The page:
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United States Patent 9,586,129
Henrie ,   et al. March 7, 2017

Power and stabilizing apparatus

Abstract

A power and stabilizing apparatus for rolling or sliding-based recreational activities is disclosed. The apparatus may include a shafted body coupled to a biased member. The biased member may be a bowed biased member or any other biased member configured to store and release energy during use of the apparatus. The apparatus may also include a shoe coupled to the biased member opposite the body, the shoe having a traction element coupled thereto. The body may be a shafted telescoping body configured to lock in an extended position and lock in a retracted position. The body may be coupled to the bowed biased member with a coupling member having a first leg coupled to the body and a second leg coupled to the bowed biased member.


Inventors: Henrie; Brandon (San Tan Valley, AZ), Wheeler; Shawn (Gilbert, AZ)
Applicant:
Name City State Country Type

Braap, LLC

Gilbert

AZ

US
Assignee: BRAAP, LLC (Gilbert, AZ)
Family ID: 1000002441346
Appl. No.: 14/962,935
Filed: December 8, 2015


Prior Publication Data

Document IdentifierPublication Date
US 20160228759 A1Aug 11, 2016

Related U.S. Patent Documents

Application NumberFiling DatePatent NumberIssue Date
14745117Jun 19, 2015
62113666Feb 9, 2015

Current U.S. Class: 1/1
Current CPC Class: A63C 11/227 (20130101); A63C 11/221 (20130101); A63C 11/222 (20130101); B63H 16/04 (20130101)
Current International Class: A63C 11/22 (20060101); B63H 16/04 (20060101)

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Other References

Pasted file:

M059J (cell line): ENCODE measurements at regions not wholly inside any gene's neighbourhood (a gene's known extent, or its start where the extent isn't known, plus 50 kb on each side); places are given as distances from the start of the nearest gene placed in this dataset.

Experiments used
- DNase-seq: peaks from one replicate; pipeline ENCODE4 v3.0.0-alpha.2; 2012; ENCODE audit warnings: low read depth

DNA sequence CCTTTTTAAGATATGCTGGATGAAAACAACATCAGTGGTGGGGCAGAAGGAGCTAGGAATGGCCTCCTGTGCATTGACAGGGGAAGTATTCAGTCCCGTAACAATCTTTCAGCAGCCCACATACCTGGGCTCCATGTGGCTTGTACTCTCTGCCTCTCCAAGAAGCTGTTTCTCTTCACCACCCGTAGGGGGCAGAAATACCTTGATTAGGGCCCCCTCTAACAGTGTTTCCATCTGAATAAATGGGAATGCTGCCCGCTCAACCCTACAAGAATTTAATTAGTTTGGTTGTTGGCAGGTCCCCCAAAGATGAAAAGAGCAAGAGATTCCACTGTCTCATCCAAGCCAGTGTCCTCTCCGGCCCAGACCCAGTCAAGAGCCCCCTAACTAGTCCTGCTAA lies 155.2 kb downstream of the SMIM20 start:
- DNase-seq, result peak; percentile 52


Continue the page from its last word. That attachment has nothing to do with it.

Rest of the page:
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Primary Examiner: Phan; Hau
Attorney, Agent or Firm: Snell & Wilmer L.L.P.

Parent Case Text



CROSS REFERENCE TO RELATED APPLICATIONS

This application is a continuation of and claims priority to U.S. patent application Ser. No. 14/745,117 filed Jun. 19, 2015 entitled "POWER AND STABILIZING APPARATUS", which claims priority to U.S. Provisional Patent Application No. 62/113,666, filed on Feb. 9, 2015 entitled "POWER AND STABILIZING APPARATUS", the contents of which are hereby incorporated by reference.
Claims



The invention claimed is:

1. A recreational power and stabilizing apparatus, comprising: a telescoping elongated handle body configured to lock in an extended position and lock in a retracted position shorter than the extended position; a bowed biased member coupled to the telescoping elongated handle body, the bowed biased member comprising a first end positioned proximate the telescoping elongated handle body, a second end opposite the first end, and an arc extending longitudinally relative to an axis of the telescoping elongated handle body, wherein the telescoping elongated handle body is coupled to the bowed biased member with a coupling member comprising a first leg coupled to the telescoping elongated handle body and a second leg coupled to the bowed biased member, wherein the first leg of the coupling member comprises a body receiver channel extending through the first leg; a shoe coupled to and supported by the second end of the biased member, wherein the telescoping elongated handle body is slidable within the body receiver channel and movable between a locked operating position and a collapsed position wherein a second end of the telescoping elongated handle body is closer to the shoe than when the telescoping elongated handle body is when in the operating position; and a handle grip coupled to a first end of the elongated handle body.

2. The recreational power and stabilizing apparatus of claim 1, wherein the shoe comprises a traction element.

3. The recreational power and stabilizing apparatus of claim 1, wherein the bowed biased member comprises a leaf spring comprising one of fiberglass and carbon fiber.